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Open Letter To Narendra Modi: 4 Things That You Must Fix In Your Term

Posted on July 2, 2014 in Politics

By Amrita Roy:

Dear Mr Modi,

I was never a NaMo supporter. Neither was I a Congressi nor a blind AAP supporter. I just didn’t fall for your party’s marketing blitzkrieg and chose to make sense of facts and evidence that I found on the Internet and in books. Very frankly, I am one of the few people who aren’t that pleased with the landslide majority that you and your party, the BJP, has gotten. But I also do realize that this is a mandate that has been given to you by a huge section of the Indian voting population (that is if you consider 31% to be huge) and I shall accept this decision with grace. However, there are a few concerns I have and I hope that you address them in your five year tenure as the Prime Minister of the world’s largest democracy. Many people wish that you replicate the Gujarat model all over the country. I would ask you to do this with restraint. There are problems in the Gujarat model of development, and as an Indian who loves her nation, I do not wish to see those problems prevailing all across the nation.

Narendra Modi

I accept the fact that Gujarat has had a much higher economic growth rate (though similar to some other big states) at 10.1% from 2004 — 2012 when compared to the national average growth rate of 7.6%. You and your government in Gujarat has also reduced the red tape which facilitates more firms doing business in a hassle free environment. This is great and I wish that you implement some policies that will help increase our national economic growth rate as well. Gujarat has also done quite well on the agricultural front due to the Jyotigram Yojana which ensures 24X7 power supply to most villages, good roads that improve access to markets, and innovations in irrigation. I would like to see policies of this kind implemented in other parts of India too. However, since this will be accompanied by the need of fewer farmers for agricultural produce, I wish and hope that you work to create good mobility for the transition of these people into the industrial sector.

However, in the industrial sector itself, there are certain issues that concern me as an Indian. While neither you nor the companies in question have admitted to this, it is rather evident that certain companies have unduly benefited in many ways, one of which happens to be through heavy subsidization of land. A report published in March 2014 in Forbes shows that Adani has got about 73,500,000 square meters of land in Gujarat under 30 year renewable leases for as less as one U.S. cent per square meter (about half a Rupee per square meter). Some of this land was sold to other companies at a rate of 11 USD per square meter (650 Rupees per square meter), and furthermore, over 12,000,000 square meters of this land was grazing land that shouldn’t have been used for industrial purposes anyway, under law. As an Indian, I do not wish to see similar cases of “land-looting” all across the country. Also, it is known that smaller industries and companies have not benefited in your tenure as CM, which is seen in the declining rate of small businesses in Gujarat. Sanjay Jagnani, president of the Federation of Surat Textile Traders Association, says that there is hardly any specific government help for small-and medium- scale factories. This concerns me. In a world that is riding on businesses created through path breaking innovation and the vision of a few people (example — IKEA, H&M, Facebook, Twitter), I am not very hopeful about the future of the nation. I hope that the high economic growth rate that you promise to provide our nation with will include economic growth of not only the owners and families of big businesses but also the owners of small businesses, farmers and other people. I hope that you will celebrate the vision and dedication of the few and provide them with the governmental aide that is needed to become a successful enterprise.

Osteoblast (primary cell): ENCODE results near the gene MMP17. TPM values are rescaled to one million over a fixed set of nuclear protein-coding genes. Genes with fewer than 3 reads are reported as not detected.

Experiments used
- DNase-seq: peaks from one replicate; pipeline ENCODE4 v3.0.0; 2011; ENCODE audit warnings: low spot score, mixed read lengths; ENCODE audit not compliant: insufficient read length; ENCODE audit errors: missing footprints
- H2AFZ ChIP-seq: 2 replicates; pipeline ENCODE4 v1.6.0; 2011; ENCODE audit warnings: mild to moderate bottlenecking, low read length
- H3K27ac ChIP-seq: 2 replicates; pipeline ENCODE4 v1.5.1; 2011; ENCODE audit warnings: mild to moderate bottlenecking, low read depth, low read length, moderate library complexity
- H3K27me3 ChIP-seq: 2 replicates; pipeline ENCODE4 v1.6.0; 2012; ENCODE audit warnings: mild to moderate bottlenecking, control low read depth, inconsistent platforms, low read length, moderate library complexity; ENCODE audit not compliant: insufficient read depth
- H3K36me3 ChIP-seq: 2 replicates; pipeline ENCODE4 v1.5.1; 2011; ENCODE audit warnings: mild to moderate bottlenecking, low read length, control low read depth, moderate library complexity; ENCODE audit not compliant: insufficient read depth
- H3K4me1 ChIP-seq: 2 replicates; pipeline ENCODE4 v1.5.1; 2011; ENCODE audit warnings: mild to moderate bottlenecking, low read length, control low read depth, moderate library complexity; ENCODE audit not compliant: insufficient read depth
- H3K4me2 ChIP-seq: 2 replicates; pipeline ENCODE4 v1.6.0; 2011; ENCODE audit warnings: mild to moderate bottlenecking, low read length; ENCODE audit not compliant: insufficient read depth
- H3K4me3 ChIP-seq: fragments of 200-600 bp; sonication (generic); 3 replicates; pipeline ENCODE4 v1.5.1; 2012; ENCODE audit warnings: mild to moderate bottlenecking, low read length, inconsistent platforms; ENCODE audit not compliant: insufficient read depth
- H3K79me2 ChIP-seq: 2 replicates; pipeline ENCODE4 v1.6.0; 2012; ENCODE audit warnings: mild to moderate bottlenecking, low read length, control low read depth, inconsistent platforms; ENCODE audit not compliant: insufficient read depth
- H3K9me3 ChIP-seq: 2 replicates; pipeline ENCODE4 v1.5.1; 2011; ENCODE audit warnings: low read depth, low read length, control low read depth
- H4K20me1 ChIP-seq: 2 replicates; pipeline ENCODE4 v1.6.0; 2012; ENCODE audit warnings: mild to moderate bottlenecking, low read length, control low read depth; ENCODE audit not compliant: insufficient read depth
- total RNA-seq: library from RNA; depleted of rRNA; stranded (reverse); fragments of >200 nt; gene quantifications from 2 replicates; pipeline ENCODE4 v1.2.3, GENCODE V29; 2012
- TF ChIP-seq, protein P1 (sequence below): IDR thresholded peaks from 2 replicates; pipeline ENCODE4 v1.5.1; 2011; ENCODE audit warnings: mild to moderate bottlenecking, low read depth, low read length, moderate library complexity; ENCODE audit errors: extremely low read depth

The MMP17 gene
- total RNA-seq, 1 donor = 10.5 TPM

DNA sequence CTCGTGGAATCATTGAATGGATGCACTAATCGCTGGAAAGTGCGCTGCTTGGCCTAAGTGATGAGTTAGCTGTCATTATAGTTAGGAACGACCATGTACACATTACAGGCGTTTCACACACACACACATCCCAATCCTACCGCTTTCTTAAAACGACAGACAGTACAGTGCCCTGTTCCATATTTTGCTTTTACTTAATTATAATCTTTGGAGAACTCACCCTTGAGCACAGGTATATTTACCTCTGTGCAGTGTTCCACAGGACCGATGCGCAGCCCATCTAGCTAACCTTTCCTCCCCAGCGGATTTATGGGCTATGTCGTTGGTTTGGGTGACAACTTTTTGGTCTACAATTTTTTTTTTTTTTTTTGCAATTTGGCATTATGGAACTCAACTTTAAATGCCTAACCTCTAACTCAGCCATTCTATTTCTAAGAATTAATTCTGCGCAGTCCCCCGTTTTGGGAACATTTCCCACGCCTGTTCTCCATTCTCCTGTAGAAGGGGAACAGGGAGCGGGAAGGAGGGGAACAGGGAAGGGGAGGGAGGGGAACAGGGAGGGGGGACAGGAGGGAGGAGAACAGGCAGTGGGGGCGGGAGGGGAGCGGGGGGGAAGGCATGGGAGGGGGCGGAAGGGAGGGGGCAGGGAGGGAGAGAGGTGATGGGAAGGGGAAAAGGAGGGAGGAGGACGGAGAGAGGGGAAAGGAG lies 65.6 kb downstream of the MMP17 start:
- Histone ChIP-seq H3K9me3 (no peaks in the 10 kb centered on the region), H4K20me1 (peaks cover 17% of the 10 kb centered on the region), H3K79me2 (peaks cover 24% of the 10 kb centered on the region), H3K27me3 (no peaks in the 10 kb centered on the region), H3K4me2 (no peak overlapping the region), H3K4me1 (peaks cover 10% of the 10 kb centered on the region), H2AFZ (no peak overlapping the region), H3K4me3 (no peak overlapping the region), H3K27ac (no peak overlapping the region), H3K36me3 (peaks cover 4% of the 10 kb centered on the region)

Moving on to other social factors, Gujarat hasn’t performed too well under your “decisive governance.” Here are some of the key concerns I have —

1) Education

Gujarat’s expenditure on education is about 13% than the national average (which itself is startlingly low when compared to many other countries). I think most people would agree that education is one of the key pillars that help in the development of a human and it concerns me to see that the government doesn’t spend enough to ensure that the basic fundamental right to education reaches the youth. This lack of expenditure has many trickle down effects on the rest of the education system. In a 2011-12 survey, the DISE found that the student-teacher ratio for higher secondary and intermediate education was 54, compared to the national average of 32. And according to a 2013 DISE report, while Gujarat’s enrollment ratio is 85.3% at primary level, it plummets to 48.8% at the secondary level. Overall, the dropout rate in schools is 58% compared to the national average of 49%. Regardless of the high percentage of economic growth, with less quality educators and less students opting for education, I see a rather bleak future for our country. I hope that you and your worthy ministers work together on this problem and provide better education to the youth of the country.

2) Healthcare